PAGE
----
Cover story preview: A new wave of young women is fighting back against social stereotypes. Underestimate them at your peril.

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oct62014coverWhen the British actress Emma Watson stood in front of the UN last week explaining how she became a feminist at age eight, she was speaking for thousands of girls and young women advocating for social and political change around the world. It’s activism inspired by Malala Yousafzai, the 17-year-old Pakistani activist fighting for the education and rights of girls in her country and 18-year-old American Tavi Gevison, who began blogging at 12 and now explores the convergence of feminism and pop culture in her magazine Rookie. Enabled by and empowered by the Internet, this new generation is taking on dress codes, minimum wage, street harassment and a culture and entertainment complex that sexualizes, marginalizes, and “slut shames” young women—while using “girl power” as an advertising mantra. And they’re succeeding: Spark Summit, an international activist group with members aged 13 to 22, forced Seventeen magazine to stop Photoshopping its models.

In an age in which feminism is controversial, even reviled, young women are redefining it. Teenage activism isn’t new but it’s been given cultural imprimatur by the likes of Lena Dunham, of Girls fame, and Amy Poehler, co-creator of the online forum and web series, Smart Girls at the Party: Change the World by Being Yourself. This week, prominent British feminist Caitlin Moran published a coming-of-age novel, How to Build a Girl, intended to foment revolution. As Moran tells Maclean’s, the book is intended as an antidote to the depiction of young women in a culture in thrall of 50 Shades of Gray: Moran’s 14-year-old protagonist, Johanna, is plain, fat, poor, lonely, keen to lose her virginity and escape her impoverished town. But she’s also smart, funny, in control of her sexuality—and the hero of her own story. The fact that Johanna is a cultural oddity reflects a need for change, one Moran sees happening. “This is without question the best time to be a girl in history,” she says.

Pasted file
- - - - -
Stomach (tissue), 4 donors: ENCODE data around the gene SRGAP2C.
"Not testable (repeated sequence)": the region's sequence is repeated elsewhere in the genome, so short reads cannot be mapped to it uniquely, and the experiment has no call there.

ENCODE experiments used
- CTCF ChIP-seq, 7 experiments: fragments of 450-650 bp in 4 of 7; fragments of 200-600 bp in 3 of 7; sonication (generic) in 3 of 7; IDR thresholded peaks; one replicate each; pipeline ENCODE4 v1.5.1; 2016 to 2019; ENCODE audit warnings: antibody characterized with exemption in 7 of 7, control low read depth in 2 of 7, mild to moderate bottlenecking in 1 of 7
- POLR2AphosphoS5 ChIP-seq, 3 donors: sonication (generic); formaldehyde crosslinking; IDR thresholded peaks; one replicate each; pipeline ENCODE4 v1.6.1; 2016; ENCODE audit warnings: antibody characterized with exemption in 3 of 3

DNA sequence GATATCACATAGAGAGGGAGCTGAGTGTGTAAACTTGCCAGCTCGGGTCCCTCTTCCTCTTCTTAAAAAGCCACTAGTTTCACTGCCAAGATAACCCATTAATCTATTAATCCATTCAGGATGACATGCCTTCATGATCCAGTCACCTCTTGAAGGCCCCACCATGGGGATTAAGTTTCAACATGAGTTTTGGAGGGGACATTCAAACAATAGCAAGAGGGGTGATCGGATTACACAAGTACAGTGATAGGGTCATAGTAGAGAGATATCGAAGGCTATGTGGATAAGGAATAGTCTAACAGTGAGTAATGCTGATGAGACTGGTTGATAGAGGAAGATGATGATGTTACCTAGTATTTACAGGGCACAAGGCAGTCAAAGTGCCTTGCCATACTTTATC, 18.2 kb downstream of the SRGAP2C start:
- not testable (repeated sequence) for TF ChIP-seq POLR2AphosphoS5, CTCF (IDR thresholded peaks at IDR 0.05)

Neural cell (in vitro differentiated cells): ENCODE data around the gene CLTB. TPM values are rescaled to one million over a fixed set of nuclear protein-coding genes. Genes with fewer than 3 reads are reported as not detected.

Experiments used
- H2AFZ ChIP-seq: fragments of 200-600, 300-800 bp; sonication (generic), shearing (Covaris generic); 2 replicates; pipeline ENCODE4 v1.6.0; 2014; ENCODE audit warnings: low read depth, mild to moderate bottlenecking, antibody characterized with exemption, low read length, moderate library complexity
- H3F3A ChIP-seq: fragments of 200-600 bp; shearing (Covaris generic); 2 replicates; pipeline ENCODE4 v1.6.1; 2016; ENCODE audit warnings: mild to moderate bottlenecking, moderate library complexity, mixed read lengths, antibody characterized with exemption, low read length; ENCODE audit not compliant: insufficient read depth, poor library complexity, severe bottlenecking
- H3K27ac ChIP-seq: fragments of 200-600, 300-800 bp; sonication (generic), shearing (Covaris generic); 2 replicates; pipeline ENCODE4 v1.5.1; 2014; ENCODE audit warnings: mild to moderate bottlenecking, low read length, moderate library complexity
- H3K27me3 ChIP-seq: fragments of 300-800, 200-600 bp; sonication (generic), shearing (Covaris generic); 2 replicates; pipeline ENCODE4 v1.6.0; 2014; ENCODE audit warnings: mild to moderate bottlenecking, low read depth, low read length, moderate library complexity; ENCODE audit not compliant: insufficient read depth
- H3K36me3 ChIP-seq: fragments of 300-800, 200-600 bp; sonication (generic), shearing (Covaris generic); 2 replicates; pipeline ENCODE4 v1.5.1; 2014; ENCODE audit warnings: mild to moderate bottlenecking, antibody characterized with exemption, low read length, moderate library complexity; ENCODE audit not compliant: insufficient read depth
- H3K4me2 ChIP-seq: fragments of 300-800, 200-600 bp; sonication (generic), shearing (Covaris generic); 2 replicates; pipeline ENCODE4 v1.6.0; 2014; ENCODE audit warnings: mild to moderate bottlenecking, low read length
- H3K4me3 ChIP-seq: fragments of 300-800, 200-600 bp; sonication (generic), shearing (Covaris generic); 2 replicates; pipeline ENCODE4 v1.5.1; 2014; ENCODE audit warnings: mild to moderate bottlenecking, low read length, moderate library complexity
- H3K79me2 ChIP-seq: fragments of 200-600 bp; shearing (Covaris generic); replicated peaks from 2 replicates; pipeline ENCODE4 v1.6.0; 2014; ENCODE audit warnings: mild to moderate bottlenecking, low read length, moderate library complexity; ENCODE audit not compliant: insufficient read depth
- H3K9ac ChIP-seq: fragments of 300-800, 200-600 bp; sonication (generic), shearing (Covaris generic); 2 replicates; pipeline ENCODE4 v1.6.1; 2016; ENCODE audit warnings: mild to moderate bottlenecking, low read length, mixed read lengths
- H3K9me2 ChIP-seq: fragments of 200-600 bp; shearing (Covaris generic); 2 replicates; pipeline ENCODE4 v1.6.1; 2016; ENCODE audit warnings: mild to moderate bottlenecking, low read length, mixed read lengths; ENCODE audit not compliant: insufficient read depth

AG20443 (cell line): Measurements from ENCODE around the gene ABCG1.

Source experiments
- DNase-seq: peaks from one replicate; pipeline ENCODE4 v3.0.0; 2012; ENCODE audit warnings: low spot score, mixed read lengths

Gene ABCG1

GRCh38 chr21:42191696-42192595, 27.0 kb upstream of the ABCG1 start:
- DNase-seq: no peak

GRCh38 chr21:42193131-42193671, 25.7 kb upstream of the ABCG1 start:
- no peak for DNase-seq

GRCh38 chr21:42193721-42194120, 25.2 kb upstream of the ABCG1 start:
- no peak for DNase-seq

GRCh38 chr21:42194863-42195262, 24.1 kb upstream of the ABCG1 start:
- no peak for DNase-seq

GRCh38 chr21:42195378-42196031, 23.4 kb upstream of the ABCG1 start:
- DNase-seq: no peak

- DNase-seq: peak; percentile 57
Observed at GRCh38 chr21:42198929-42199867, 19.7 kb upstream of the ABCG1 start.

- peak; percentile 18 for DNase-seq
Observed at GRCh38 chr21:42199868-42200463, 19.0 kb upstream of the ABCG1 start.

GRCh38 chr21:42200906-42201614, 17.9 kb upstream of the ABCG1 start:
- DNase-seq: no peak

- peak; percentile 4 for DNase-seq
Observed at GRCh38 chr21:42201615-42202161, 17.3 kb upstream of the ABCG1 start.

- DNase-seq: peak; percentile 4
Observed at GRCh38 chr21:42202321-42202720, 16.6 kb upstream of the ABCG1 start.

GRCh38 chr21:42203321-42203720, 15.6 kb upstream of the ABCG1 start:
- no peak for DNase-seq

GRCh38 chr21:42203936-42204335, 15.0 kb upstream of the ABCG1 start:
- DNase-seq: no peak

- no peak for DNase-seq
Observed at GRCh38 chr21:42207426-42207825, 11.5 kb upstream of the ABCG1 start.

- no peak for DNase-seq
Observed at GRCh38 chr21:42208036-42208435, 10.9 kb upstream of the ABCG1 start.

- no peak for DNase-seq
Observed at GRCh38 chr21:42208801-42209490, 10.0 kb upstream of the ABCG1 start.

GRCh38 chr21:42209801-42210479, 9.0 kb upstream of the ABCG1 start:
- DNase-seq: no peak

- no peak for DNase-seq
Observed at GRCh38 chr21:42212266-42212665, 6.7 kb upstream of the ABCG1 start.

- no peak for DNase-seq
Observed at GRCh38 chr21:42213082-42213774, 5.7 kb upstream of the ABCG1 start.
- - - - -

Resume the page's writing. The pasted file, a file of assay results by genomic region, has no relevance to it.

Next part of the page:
Read more in our cover story, available in our tablet edition, on newsstands tomorrow, and online this Saturday.

Caitlin Moran is an acclaimed columnist for the Sunday Times and the author of How to Be a Woman and the newly published How to Build a Girl. She’s also famously funny. Maclean’s asks her five questions.